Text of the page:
Sunday, March 04, 2007

UPDATE: The J. W. McDonald House (c. 1925)

The McDonald house is a beauty on two lots (the corner lot is shaded and private). It is a cross- gabled bungalow with English Craftsman details. The construction is brick on a stuccoed brick foundation.
It features a full-facade, gabled porch with half-timbering and stucco in the gable face. There's a small 6-light window flanked by vents. Notice the blocks, pediment moulding and other details.
Most of the windows are original 6-over-1 sash. The original side porch has been enclosed in glass.
In 1911, the home's original owner founded J. W. McDonald Furniture Company in Bessemer. The company was located at 1816 3rd Avenue, North.
This wonderful home at 1711 Dartmouth Avenue is available at last! The 3-bedroom, 2-bath house was originally listed last and then taken off the market. Now it's back and only $95,900.
Several of members of the Bessemer Historical Homeowners Association reside on the street.
The listing agent is Jerry Morris Realty (205)481-1551. See the listing at

UPDATE: This home sold and the new owners moved in last weekend. Welcome to Bessemer!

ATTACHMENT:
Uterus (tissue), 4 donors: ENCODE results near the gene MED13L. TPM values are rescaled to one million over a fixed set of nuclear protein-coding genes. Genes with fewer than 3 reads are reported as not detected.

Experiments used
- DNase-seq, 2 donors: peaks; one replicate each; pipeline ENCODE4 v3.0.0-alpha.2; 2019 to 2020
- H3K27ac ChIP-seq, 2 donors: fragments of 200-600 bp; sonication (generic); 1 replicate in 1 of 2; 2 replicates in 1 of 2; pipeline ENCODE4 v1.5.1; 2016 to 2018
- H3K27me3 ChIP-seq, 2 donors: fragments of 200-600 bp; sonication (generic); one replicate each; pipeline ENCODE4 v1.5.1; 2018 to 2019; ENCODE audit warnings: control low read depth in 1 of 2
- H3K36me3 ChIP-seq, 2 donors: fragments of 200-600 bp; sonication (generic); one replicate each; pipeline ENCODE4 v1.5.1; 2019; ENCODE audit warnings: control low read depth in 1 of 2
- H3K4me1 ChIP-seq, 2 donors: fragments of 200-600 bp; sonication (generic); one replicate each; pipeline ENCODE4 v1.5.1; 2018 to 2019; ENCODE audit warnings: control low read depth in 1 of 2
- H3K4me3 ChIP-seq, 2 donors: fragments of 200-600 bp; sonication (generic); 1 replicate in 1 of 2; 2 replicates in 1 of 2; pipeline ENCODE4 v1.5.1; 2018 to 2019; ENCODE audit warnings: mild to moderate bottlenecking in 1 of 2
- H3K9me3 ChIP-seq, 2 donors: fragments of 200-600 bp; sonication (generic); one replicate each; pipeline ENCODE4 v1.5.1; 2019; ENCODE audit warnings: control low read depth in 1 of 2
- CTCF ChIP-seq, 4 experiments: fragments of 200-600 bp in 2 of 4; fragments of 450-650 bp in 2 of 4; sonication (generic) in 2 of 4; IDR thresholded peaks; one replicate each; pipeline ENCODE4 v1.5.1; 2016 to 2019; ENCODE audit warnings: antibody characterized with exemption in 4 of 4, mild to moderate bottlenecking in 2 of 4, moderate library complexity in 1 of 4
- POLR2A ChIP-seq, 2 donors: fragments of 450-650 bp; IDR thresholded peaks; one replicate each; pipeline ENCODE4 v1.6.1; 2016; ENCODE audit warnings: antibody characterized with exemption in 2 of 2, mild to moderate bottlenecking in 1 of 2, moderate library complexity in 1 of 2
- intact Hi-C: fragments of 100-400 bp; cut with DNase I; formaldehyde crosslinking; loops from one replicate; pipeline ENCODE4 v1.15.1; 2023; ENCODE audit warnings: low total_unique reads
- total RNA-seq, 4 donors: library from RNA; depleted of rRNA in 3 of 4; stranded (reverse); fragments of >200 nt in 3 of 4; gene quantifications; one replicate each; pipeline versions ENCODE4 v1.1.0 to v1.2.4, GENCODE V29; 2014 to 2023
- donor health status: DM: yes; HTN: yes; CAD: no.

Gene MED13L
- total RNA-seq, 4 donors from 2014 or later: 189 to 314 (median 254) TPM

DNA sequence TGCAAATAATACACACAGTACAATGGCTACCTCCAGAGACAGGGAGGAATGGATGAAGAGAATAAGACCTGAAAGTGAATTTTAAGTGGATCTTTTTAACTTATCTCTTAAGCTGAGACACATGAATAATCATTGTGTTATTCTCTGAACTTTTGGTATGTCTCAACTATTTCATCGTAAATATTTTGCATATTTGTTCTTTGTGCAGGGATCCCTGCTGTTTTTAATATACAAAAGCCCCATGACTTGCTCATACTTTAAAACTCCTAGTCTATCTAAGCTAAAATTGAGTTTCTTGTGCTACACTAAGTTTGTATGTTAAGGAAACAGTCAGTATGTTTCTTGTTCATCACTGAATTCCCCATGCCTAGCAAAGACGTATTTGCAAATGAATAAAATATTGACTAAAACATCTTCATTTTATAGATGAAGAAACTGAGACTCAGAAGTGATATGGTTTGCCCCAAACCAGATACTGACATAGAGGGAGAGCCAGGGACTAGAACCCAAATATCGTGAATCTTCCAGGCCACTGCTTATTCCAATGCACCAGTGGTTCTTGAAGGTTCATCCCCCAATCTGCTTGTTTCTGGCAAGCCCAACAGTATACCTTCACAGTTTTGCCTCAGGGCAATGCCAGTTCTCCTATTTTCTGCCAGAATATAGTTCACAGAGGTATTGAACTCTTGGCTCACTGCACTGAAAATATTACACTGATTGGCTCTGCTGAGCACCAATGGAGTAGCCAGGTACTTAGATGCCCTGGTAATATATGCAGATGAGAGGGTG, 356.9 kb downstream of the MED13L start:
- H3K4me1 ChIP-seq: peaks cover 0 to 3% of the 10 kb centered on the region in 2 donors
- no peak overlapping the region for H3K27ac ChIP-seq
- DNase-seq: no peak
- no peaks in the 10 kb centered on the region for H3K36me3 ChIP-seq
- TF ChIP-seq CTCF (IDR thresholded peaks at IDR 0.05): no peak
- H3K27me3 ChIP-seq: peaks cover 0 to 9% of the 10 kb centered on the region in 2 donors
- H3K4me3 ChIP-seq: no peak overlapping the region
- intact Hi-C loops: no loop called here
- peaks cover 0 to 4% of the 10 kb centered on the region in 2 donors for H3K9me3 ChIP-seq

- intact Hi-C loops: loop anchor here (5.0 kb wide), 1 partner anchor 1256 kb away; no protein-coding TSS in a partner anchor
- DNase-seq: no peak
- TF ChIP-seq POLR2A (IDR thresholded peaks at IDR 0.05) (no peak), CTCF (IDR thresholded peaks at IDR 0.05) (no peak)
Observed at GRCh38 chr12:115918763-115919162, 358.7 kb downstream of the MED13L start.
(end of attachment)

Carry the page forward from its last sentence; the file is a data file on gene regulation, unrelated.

Sunday, July 09, 2006

ENDANGERED LANDMARK: The Harmer House (c. 1888)

It's easy to ignore most of the homes along Arlington Avenue, east of 19th Street. Many are abandoned, a few are partially burned, and several sit on, or between, overgrown lots. It may be easy to do, but don't overlook these gems in the rough.
One of the most notable of these homes is the Harmer House at 2005 Arlington. This modest blue and white cottage rests in a tangle of overgrown weeds and once-loved garden plants run wild. The structure is nearly obscured by vegetation in the yard and empty corner lot.
Remarkably, this neglected beauty is one of the oldest remaining homes in Bessemer. The house and its neighbor at 2009 Arlington Avenue were two of the original cottages built in South Bessemer. While many original details of the house at 2009 are covered with vinyl siding, the Harmer's can still be seen.
The house is a cross-gabled ell cottage. The frame structure is built on a filled brick-pier foundation. The fill is an unusual mix of brick chips in heavy mortar. The front gable contains fishscale shingles near its top, with half-timbering and stucco below. It surmounts a cutaway bay with sunburst brackets and pendant knobs.
Windows are 1-over-1 sash and there is a single light over the front door. The porch is in the ell and has a hipped roof supported by wrought iron on brick piers.

Friday, July 07, 2006

Arlington School - Take 3

Keep your fingers crossed. Arlington School (1908) may be saved!
The community group B3 (Bring Bessemer Back) has submitted a $1.8 million plan to the Bessemer Board of Education. The group hopes to rehab the building as office space for non-profit groups and restore the theater for community use. Read the full Birmingham News article.
Arlington School was included in The Alabama Historical Commission's 2003 list of "Places in Peril." The following description comes from "Places in Peril" coverage in the Fall 2003 issue of Alabama Heritage magazine: